I’m a city boy. Didn’t leave my Melbourne until my teens and then only briefly. Didn’t hike until my sixties. I reside in front of two screens most of my days.
Well, today naturalists Erv Nichols and Sandra Noll have graced me with a seven-minute YouTube glissando of bliss. Migrating with the Sandhill Cranes was made in 2018 – how did I miss it? They follow six hundred thousand massed Sandhills, greeking and calling, soaring on thermals, all the way from America’s southwest up to Alaska above the Arctic Circle. I cried.
I watch a five-minute video put together by the International Crane Foundation. I imagine doing what they portray, joining a small crew of birders in a hide on the Platte River during the annual migration of millions of birds, including thousands of Sandhill Cranes. Then, I’m urged, lift your binoculars and lo, there’s a bigger bird. It’s a Whooping Crane! When (if?) I go to the Platte River, will I be lucky enough to see a Whooper? The end of the video shows just-released latest Whooping Crane numbers: there are 808 birds in this species, which once was close to being wiped out. Since there are over 800,000 Sandhill Cranes, I guess my chances of seeing a Whooper are one in a thousand. A dream worth having.
This Cranes project … is it a chimera? I’m quarantining in Darwin, out of Melbourne lockdown for a while, but even when we are released into the Darwin population, we’re unlikely to see any Brolgas or Sarus Cranes, simply because it’s the tail end of the dry season and they’ll be hunkered down, either in the Atherton Tablelands in Queensland or the remote wilds of the Gulf of Carpentaria. And of course travel to see the other thirteen species in Africa, USA, Europe, China, Japan, Bhutan, etc. is a scary prospect with a global pandemic still raging.
So it was with an aching heart, leavened by gratitude, that I read Charles Larry’s wonderful, cogent, lyrical overview of Sandhill Cranes on the website of the Nachusa grasslands reserve in Illinois. This reserve has been honored with its first nesting pair of Sandhills, with two fledglings. I commend it to anyone drawn to connecting with our natural world.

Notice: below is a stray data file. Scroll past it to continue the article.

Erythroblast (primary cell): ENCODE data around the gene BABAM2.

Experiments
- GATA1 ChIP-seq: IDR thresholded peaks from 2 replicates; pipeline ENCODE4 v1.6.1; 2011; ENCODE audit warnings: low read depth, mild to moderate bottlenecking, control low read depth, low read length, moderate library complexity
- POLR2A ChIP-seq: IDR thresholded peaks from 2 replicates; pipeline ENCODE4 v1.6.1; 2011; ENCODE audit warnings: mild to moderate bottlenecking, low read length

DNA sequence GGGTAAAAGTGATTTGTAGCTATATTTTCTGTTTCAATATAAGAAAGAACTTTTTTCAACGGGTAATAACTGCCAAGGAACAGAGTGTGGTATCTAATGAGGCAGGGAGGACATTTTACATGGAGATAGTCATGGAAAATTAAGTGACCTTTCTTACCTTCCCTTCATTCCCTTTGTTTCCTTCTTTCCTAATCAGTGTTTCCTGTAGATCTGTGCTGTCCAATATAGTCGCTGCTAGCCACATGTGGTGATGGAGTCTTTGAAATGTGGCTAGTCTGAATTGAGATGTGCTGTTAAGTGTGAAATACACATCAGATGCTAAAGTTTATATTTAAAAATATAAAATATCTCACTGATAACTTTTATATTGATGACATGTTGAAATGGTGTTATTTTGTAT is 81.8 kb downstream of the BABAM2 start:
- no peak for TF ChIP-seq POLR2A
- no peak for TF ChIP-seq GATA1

I’ll never get to the Nachusa reserve, beautiful though it seems. My aim is to see the Sandhill (and the Whooping Crane) at the Platte River in Nebraska. Will that happen? In my quarantine compound I dream.
(Photo by the article’s author from his article.)
EAAFP’s Story #5, “Do you know all the crane species in East Asian – Australasian Flyway?” sends the imagination soaring. Quirky, pithy notes on the 9 species (besides these 9, 4 reside in Africa, one is solely in USA, and one lives in Australia) are a pleasure to read. I bask, doing my best to picture how I might see each of the nine on location. The glorious Siberian Crane (you only see its black wingtips in flight) – I think Poyang Lake is where I’d go, and I’ve seen photos of that sumptuous wetland reserve in China. I’m unsure where the Red-crowned Crane, “tall and elegant” with a black neck and tail feathers, and I will intersect. Bhutan is my best place to view the shorter Black-necked Crane with a white eye ring that gives it a glaring visage. The Hooded Crane with its mini frontal grey-and-red hood, and its brown-grey bustle – who knows where? The blue-and-grey White-naped Crane is drawn with splashes of shades of grey – again, where? The tallest flying bird on Earth, the Sarus Crane, with its red head and neck, has a subspecies way up north in Australia, where I’ll travel when Covid-19 is beaten or finally peters out. The voluminous Eurasian Crane (“has no beautiful features or cultural background but has the best adaptive capacity”) is, for me, best viewed in Estonia, my now-deceased parents’ homeland. I have a dream to see the Demoiselle Crane, the tiny one of the fifteen, soaring over the Himalayas. And Nebraska is the spot to witness tens of thousands of grey-brown Sandhill Cranes. Lockdown … sigh.